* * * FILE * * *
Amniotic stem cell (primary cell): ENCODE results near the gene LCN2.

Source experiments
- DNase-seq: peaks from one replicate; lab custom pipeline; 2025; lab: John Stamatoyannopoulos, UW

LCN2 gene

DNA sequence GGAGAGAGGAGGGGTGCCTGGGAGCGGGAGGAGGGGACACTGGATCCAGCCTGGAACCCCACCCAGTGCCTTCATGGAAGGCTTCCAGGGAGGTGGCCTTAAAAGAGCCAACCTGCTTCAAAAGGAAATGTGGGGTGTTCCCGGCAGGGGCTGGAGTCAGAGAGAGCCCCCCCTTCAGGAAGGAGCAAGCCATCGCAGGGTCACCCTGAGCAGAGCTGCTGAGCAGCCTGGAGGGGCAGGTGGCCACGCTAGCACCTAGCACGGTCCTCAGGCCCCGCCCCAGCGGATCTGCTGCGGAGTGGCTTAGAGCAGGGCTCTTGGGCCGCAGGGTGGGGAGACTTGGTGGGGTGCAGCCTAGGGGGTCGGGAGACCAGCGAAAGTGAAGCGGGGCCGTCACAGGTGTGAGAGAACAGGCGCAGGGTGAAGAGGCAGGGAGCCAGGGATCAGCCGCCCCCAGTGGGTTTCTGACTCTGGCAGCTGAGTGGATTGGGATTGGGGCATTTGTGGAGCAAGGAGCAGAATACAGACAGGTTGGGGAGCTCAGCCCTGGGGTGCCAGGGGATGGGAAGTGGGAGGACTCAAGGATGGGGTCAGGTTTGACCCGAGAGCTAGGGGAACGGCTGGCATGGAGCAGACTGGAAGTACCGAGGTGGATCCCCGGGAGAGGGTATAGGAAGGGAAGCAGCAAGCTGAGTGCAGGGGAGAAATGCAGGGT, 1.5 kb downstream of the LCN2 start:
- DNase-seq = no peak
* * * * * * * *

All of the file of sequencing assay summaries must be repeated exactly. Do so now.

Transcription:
Amniotic stem cell (primary cell): ENCODE results near the gene LCN2.

Source experiments
- DNase-seq: peaks from one replicate; lab custom pipeline; 2025; lab: John Stamatoyannopoulos, UW

LCN2 gene

DNA sequence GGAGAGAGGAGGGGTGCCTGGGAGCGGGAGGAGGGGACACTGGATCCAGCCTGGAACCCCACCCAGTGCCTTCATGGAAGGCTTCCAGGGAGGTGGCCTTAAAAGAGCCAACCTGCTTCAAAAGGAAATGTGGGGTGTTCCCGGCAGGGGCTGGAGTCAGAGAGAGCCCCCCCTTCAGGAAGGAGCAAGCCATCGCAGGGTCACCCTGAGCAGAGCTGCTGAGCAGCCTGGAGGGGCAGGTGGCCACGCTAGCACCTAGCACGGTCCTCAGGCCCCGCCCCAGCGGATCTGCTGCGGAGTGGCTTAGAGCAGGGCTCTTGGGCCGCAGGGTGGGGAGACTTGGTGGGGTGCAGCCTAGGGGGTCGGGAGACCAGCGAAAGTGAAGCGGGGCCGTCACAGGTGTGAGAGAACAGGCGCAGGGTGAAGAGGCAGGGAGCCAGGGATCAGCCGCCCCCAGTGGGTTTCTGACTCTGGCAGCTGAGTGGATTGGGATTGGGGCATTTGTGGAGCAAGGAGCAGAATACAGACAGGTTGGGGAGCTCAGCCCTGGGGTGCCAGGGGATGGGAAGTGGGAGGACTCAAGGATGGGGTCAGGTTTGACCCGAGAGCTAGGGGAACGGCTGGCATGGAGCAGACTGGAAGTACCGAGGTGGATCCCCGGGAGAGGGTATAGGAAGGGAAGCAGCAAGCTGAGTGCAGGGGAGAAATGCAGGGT, 1.5 kb downstream of the LCN2 start:
- DNase-seq = no peak